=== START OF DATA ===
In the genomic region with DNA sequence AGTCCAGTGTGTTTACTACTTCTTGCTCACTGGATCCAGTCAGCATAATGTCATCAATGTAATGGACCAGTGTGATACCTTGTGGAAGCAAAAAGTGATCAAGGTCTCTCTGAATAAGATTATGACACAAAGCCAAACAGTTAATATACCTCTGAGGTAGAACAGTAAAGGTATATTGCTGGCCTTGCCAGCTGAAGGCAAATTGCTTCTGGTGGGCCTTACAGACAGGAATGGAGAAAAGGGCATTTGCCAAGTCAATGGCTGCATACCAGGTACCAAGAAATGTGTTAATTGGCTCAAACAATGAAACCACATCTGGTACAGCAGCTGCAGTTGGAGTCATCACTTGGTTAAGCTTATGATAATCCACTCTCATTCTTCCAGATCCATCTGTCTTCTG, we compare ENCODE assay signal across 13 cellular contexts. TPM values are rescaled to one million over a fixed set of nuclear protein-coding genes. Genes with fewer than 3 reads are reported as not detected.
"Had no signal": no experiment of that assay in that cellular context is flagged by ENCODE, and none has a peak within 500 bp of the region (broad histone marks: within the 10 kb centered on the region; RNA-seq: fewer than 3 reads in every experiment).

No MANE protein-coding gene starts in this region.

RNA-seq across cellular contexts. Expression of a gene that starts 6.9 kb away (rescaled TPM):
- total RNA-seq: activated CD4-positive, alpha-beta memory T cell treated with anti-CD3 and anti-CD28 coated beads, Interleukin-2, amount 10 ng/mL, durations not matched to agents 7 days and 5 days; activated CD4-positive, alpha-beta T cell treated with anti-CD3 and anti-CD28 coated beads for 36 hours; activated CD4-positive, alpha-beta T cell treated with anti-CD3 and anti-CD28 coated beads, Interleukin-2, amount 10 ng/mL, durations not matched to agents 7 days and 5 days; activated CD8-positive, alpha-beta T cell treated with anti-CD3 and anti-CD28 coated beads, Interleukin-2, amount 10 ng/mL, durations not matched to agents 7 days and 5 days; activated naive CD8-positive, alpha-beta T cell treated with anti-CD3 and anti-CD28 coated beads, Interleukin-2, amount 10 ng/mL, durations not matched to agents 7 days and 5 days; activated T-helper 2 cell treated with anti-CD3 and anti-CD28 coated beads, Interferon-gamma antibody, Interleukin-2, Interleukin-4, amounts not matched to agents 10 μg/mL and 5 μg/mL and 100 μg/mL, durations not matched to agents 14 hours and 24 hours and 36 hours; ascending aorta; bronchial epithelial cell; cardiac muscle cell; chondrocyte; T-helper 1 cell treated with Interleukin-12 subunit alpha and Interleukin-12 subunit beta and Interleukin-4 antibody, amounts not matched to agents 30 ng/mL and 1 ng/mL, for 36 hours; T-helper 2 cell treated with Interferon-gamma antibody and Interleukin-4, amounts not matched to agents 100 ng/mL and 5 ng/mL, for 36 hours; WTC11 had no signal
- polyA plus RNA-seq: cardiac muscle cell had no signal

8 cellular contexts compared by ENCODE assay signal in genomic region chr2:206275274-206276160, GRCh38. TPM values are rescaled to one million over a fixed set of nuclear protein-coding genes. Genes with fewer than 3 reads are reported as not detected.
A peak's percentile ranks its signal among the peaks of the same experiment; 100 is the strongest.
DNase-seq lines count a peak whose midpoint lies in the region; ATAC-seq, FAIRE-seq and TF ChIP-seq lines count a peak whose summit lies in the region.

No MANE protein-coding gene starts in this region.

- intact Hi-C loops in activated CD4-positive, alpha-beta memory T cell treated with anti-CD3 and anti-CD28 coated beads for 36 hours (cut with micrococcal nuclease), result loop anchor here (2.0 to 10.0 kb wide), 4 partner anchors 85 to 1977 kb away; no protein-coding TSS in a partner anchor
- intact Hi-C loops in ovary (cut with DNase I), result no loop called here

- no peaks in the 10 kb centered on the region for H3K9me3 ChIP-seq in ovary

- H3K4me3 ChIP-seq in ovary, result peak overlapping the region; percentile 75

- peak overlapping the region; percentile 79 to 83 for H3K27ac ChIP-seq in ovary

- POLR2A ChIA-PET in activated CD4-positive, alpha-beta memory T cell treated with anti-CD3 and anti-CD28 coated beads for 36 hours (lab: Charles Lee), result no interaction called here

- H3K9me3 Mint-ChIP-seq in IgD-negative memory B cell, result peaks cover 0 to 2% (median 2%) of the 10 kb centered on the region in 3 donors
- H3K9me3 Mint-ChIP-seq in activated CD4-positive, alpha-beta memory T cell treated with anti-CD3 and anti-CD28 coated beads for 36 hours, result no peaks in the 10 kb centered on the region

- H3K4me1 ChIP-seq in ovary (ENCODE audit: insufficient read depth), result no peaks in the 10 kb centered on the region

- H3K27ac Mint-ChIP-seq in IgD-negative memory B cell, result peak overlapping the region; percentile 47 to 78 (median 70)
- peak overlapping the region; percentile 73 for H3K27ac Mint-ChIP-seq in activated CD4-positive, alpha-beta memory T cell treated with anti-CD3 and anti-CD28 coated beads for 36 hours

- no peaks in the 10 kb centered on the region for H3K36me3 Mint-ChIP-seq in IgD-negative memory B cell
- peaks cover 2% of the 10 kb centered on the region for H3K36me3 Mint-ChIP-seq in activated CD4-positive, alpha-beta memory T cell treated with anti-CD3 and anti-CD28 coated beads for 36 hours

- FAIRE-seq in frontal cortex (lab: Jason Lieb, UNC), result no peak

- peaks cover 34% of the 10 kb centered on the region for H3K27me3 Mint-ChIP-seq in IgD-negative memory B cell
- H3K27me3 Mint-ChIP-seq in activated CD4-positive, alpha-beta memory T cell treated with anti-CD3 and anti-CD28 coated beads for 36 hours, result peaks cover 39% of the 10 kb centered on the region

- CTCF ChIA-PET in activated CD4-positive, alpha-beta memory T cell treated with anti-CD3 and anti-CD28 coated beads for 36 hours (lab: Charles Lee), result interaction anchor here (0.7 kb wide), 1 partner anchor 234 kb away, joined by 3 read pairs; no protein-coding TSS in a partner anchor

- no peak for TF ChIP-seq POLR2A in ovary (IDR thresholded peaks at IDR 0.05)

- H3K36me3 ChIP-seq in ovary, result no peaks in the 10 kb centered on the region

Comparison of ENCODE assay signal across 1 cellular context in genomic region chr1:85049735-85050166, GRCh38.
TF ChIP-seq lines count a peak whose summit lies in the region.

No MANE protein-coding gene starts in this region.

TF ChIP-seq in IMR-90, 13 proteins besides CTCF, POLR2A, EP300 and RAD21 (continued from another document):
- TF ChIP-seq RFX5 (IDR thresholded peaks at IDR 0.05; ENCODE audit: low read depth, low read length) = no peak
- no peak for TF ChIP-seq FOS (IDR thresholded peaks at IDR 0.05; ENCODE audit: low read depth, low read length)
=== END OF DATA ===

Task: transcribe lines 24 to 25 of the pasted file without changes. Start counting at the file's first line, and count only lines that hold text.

- FAIRE-seq in frontal cortex (lab: Jason Lieb, UNC), result no peak

- peaks cover 34% of the 10 kb centered on the region for H3K27me3 Mint-ChIP-seq in IgD-negative memory B cell